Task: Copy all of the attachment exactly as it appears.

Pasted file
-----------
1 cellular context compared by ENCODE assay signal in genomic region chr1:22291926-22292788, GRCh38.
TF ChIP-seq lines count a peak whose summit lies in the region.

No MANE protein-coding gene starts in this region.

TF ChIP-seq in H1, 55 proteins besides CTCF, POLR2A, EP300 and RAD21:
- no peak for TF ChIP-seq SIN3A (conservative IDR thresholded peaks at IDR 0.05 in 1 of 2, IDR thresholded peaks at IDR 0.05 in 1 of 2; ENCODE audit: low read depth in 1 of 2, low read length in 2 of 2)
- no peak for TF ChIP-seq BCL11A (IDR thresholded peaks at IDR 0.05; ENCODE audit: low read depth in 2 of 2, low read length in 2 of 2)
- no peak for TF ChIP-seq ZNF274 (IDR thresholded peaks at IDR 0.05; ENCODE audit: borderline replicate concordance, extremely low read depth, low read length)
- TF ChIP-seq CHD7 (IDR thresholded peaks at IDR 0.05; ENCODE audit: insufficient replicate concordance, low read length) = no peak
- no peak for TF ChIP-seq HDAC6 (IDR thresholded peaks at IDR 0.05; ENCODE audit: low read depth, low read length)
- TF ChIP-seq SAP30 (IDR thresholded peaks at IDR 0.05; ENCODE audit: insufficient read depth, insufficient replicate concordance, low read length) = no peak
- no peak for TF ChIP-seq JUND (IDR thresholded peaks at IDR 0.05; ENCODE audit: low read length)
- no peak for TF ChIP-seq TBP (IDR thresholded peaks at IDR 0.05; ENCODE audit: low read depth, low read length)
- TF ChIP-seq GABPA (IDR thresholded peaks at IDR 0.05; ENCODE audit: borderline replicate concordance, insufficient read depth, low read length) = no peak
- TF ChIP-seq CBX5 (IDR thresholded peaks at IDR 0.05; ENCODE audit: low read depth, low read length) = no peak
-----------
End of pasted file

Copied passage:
1 cellular context compared by ENCODE assay signal in genomic region chr1:22291926-22292788, GRCh38.
TF ChIP-seq lines count a peak whose summit lies in the region.

No MANE protein-coding gene starts in this region.

TF ChIP-seq in H1, 55 proteins besides CTCF, POLR2A, EP300 and RAD21:
- no peak for TF ChIP-seq SIN3A (conservative IDR thresholded peaks at IDR 0.05 in 1 of 2, IDR thresholded peaks at IDR 0.05 in 1 of 2; ENCODE audit: low read depth in 1 of 2, low read length in 2 of 2)
- no peak for TF ChIP-seq BCL11A (IDR thresholded peaks at IDR 0.05; ENCODE audit: low read depth in 2 of 2, low read length in 2 of 2)
- no peak for TF ChIP-seq ZNF274 (IDR thresholded peaks at IDR 0.05; ENCODE audit: borderline replicate concordance, extremely low read depth, low read length)
- TF ChIP-seq CHD7 (IDR thresholded peaks at IDR 0.05; ENCODE audit: insufficient replicate concordance, low read length) = no peak
- no peak for TF ChIP-seq HDAC6 (IDR thresholded peaks at IDR 0.05; ENCODE audit: low read depth, low read length)
- TF ChIP-seq SAP30 (IDR thresholded peaks at IDR 0.05; ENCODE audit: insufficient read depth, insufficient replicate concordance, low read length) = no peak
- no peak for TF ChIP-seq JUND (IDR thresholded peaks at IDR 0.05; ENCODE audit: low read length)
- no peak for TF ChIP-seq TBP (IDR thresholded peaks at IDR 0.05; ENCODE audit: low read depth, low read length)
- TF ChIP-seq GABPA (IDR thresholded peaks at IDR 0.05; ENCODE audit: borderline replicate concordance, insufficient read depth, low read length) = no peak
- TF ChIP-seq CBX5 (IDR thresholded peaks at IDR 0.05; ENCODE audit: low read depth, low read length) = no peak